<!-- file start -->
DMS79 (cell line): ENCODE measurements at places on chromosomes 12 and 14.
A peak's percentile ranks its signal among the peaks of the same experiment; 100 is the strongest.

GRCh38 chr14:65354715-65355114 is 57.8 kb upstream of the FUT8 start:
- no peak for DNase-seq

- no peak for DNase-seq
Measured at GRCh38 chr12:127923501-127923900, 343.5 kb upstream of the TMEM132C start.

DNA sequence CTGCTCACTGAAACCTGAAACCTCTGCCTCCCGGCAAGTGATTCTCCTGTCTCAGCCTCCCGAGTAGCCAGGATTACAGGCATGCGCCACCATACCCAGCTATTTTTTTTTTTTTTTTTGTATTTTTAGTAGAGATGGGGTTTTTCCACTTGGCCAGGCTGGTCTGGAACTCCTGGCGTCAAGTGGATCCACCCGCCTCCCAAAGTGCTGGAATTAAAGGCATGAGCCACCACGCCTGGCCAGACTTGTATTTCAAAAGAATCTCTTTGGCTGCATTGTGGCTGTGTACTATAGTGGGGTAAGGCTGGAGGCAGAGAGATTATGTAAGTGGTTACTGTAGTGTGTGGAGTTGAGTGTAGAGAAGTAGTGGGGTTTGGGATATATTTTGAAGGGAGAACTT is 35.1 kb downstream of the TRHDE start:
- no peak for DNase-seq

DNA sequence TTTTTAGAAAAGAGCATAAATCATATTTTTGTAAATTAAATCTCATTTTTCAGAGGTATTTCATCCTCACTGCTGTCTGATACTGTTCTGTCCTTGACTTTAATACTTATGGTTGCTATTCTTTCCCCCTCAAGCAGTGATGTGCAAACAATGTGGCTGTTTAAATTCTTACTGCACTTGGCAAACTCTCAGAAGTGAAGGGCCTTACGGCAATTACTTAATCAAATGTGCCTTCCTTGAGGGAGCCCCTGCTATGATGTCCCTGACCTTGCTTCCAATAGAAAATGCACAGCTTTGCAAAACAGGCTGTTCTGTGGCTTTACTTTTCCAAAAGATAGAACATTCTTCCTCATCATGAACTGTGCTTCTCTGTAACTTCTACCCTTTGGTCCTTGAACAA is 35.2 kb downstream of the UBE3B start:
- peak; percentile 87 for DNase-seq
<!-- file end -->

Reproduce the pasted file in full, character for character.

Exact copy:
DMS79 (cell line): ENCODE measurements at places on chromosomes 12 and 14.
A peak's percentile ranks its signal among the peaks of the same experiment; 100 is the strongest.

GRCh38 chr14:65354715-65355114 is 57.8 kb upstream of the FUT8 start:
- no peak for DNase-seq

- no peak for DNase-seq
Measured at GRCh38 chr12:127923501-127923900, 343.5 kb upstream of the TMEM132C start.

DNA sequence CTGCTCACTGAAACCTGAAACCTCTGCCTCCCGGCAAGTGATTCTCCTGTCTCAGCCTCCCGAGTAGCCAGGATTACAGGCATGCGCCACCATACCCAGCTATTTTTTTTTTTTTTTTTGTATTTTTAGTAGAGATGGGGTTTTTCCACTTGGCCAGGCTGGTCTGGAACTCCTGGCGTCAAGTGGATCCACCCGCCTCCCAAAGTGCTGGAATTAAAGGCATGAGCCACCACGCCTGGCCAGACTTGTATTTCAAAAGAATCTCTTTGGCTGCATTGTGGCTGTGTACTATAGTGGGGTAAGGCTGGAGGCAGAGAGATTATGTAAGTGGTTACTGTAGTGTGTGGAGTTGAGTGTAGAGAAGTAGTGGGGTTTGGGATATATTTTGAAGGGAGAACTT is 35.1 kb downstream of the TRHDE start:
- no peak for DNase-seq

DNA sequence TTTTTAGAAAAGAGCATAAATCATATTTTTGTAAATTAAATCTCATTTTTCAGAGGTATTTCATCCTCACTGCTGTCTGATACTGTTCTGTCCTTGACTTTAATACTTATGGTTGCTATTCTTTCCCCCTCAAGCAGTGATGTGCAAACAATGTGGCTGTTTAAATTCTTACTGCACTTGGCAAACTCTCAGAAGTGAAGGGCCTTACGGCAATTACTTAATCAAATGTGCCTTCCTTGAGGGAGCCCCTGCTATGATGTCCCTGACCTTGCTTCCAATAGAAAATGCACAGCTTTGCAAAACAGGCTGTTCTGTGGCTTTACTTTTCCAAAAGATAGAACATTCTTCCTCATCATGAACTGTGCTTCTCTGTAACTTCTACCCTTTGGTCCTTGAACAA is 35.2 kb downstream of the UBE3B start:
- peak; percentile 87 for DNase-seq